On Tuesday morning, Joe Girardi acknowledged that Montero might be pressing.
“I think so,” Girardi said. “I think it’s only natural. The first time that you have an opportunity to win a job in the big leagues, I think almost everyone is going to put some pressure on themselves. Very seldom do you see a guy not. A lot of times you’ll see a guy do much better when they know they’re not going (to the big leagues).”
I didn’t see Montero after yesterday’s game, but late last week he said he was still focused on improving behind the plate. His offense, he said, was not a concern.
“That’ll come,” Montero said. “I just worry about catching, try to do my best behind the plate and win games.”
That seems to be what the Yankees are most worried about too. Girardi has said he’s paying attention to the defensive strides of their backup catcher candidates, and frankly, both Austin Romine and Gustavo Molina are hitting below Montero’s spring numbers. Montero has hit enough in the minor leagues to make the Yankees — and just about everyone else — believe he’ll hit in the big leagues.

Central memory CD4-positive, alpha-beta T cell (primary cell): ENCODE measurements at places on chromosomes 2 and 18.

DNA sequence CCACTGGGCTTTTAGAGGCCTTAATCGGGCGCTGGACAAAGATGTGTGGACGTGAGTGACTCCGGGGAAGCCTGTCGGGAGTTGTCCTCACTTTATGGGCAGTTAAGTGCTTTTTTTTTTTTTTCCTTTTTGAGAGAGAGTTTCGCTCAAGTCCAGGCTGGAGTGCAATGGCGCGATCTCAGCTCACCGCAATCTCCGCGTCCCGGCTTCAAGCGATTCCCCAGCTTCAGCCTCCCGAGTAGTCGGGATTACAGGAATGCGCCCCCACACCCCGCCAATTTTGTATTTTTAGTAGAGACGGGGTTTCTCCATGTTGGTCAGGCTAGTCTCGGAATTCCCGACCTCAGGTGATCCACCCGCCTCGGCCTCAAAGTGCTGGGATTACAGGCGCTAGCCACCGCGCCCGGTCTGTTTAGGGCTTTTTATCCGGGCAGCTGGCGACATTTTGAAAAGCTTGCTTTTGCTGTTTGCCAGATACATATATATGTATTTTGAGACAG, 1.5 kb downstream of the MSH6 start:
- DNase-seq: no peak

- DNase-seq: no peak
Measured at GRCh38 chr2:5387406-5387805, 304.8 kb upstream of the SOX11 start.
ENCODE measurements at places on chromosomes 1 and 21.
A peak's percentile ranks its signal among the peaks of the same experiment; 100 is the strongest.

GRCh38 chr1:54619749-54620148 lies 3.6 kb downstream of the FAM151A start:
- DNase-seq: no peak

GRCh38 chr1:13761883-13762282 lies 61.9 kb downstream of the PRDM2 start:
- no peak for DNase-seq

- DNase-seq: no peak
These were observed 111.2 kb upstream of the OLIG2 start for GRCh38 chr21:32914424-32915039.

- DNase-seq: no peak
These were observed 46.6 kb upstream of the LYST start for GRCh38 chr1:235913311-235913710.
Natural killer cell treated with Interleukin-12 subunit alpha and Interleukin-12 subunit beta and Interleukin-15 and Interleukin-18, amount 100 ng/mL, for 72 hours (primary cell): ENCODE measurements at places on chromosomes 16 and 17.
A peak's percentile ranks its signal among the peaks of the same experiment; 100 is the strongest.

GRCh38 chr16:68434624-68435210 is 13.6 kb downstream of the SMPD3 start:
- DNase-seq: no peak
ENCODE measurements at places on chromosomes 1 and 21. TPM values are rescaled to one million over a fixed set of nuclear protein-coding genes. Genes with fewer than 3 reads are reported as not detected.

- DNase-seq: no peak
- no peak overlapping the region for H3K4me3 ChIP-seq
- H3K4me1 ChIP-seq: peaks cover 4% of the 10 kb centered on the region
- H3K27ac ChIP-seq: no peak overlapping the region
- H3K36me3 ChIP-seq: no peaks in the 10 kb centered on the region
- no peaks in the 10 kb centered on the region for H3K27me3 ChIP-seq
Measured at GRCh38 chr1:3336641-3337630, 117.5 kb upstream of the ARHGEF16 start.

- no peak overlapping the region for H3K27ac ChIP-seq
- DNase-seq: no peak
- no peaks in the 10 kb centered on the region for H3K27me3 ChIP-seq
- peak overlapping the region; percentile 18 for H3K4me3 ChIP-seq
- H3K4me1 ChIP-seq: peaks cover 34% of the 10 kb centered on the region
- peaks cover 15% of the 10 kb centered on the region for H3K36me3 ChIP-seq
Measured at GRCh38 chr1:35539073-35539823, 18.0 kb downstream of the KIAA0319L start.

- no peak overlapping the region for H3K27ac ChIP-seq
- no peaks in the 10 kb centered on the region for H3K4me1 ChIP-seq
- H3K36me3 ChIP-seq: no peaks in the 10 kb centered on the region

“There can be anxiety in hitting,” Girardi said. “They can try to do too much when they’re at the plate at a young age, trying to impress people. A lot of times, if you just do what you’ve been doing, it’s usually good enough. That can happen your first year in the big leagues, too. A guy has to figure out how to relax… (Montero) hasn’t hit like I think he’s capable of. Why? I don’t know. Maybe it’s because he’s not playing every day, maybe there is anxiety.”
Associated Press photo